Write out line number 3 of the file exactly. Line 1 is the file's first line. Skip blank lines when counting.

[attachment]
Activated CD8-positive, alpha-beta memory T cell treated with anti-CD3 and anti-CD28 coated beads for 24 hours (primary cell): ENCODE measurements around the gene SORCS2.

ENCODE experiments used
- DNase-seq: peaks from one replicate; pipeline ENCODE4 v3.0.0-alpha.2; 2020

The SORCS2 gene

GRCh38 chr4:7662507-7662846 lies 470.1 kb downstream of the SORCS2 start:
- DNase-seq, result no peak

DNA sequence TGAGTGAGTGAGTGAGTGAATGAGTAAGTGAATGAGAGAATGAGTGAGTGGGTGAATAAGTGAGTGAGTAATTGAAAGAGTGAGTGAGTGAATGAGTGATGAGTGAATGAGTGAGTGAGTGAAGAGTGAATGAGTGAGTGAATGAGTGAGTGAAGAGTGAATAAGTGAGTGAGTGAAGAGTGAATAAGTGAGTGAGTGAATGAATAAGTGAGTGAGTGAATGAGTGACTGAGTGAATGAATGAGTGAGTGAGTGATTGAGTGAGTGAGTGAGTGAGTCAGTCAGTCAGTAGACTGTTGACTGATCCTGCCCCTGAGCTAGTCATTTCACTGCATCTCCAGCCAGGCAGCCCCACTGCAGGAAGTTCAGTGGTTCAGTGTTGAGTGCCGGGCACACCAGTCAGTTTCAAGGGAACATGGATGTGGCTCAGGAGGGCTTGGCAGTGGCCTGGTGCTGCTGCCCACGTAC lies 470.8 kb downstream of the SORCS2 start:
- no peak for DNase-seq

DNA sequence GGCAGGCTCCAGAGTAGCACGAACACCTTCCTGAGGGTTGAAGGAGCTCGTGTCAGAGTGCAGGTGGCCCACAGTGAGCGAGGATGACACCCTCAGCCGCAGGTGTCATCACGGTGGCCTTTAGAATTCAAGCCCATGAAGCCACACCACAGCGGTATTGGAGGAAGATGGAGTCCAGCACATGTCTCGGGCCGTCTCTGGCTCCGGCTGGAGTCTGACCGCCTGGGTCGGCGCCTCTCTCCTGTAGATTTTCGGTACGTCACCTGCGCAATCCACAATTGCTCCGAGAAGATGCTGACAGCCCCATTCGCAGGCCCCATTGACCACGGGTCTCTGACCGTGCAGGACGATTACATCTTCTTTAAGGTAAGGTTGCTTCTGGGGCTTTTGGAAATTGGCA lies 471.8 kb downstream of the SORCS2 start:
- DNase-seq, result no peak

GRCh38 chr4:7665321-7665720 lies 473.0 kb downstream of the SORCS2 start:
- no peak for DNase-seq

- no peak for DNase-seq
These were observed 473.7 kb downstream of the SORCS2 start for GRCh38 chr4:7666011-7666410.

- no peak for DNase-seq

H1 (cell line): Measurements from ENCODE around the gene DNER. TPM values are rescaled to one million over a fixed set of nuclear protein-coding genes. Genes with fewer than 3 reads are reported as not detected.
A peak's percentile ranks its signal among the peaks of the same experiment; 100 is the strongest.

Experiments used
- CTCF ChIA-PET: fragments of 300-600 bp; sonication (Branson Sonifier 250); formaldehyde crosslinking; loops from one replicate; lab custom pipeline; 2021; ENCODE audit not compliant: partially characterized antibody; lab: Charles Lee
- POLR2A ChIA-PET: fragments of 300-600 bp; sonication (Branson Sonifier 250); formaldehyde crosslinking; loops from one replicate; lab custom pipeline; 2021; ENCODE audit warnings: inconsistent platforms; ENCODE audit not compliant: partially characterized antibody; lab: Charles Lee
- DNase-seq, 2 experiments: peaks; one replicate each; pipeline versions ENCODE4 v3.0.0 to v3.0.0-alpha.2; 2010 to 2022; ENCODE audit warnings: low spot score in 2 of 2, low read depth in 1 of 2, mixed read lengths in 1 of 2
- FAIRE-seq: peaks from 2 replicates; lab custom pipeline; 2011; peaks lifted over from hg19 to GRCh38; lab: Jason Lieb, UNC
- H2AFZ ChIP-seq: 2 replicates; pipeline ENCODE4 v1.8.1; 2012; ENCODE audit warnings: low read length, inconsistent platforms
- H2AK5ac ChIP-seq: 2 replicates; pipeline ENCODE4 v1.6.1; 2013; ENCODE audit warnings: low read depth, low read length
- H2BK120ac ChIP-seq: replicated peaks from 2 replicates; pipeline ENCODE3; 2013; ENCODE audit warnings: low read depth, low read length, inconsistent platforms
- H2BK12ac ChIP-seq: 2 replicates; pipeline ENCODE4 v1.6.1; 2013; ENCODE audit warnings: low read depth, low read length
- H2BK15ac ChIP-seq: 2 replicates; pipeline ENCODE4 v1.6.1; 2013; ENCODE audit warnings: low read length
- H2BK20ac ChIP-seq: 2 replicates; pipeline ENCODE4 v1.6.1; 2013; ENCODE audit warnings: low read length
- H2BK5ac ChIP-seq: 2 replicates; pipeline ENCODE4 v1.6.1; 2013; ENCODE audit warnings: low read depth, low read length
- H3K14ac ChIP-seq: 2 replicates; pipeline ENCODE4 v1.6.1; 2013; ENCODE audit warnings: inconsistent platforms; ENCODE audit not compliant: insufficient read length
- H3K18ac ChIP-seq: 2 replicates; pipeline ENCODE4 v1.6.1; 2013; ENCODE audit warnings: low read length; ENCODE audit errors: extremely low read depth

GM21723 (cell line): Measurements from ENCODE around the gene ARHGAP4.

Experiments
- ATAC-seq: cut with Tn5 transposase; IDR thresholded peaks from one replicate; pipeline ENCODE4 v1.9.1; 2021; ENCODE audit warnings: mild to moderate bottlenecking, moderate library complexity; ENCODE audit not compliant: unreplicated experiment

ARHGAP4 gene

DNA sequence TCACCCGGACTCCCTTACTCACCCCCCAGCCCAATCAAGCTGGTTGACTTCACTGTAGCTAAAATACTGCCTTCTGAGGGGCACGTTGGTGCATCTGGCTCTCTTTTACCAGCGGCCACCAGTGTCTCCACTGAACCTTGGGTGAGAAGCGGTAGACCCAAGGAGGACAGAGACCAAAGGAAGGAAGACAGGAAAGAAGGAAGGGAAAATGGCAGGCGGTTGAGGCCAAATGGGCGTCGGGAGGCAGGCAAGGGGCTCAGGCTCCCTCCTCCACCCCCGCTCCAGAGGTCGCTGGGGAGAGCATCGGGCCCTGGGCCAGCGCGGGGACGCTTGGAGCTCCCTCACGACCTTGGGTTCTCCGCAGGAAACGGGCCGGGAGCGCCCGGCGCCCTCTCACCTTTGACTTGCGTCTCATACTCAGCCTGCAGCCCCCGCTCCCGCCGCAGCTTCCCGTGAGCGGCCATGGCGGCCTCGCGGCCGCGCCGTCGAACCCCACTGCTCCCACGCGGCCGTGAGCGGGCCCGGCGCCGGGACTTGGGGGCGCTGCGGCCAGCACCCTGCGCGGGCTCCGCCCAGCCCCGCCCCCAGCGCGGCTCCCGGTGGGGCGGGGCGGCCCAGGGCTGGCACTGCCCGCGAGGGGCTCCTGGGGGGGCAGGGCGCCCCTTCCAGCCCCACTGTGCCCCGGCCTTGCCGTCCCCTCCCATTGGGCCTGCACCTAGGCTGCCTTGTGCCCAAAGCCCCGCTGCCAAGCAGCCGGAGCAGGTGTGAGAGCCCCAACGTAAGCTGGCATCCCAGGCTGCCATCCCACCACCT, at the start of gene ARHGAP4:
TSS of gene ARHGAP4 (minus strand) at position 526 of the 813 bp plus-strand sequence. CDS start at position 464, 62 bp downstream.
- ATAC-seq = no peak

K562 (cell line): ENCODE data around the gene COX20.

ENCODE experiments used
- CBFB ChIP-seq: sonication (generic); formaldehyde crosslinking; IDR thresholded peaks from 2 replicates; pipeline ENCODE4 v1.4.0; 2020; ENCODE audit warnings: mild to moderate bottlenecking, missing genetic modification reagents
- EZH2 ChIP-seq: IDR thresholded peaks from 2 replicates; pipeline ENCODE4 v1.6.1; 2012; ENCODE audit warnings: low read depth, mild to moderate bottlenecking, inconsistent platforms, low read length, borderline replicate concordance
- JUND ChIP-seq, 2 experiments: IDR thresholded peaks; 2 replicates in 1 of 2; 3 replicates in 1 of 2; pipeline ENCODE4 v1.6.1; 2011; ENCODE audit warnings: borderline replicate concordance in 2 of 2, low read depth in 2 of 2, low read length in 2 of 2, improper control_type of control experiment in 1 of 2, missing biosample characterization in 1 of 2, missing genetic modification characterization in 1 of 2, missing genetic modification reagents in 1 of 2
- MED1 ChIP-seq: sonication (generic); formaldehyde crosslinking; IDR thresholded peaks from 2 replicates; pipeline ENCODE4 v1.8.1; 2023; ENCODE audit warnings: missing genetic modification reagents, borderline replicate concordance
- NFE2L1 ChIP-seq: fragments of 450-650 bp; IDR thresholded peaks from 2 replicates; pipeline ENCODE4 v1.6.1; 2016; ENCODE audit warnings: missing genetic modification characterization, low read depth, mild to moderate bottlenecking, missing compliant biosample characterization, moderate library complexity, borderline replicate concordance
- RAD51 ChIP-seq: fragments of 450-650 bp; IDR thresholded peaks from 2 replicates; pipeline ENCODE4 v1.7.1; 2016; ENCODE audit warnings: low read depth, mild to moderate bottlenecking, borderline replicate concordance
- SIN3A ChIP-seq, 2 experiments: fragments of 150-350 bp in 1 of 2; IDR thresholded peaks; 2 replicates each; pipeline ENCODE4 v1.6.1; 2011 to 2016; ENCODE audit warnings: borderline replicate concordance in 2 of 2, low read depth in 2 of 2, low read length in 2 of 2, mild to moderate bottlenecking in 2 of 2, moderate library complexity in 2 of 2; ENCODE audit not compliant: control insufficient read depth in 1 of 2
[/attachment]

- DNase-seq: peaks from one replicate; pipeline ENCODE4 v3.0.0-alpha.2; 2020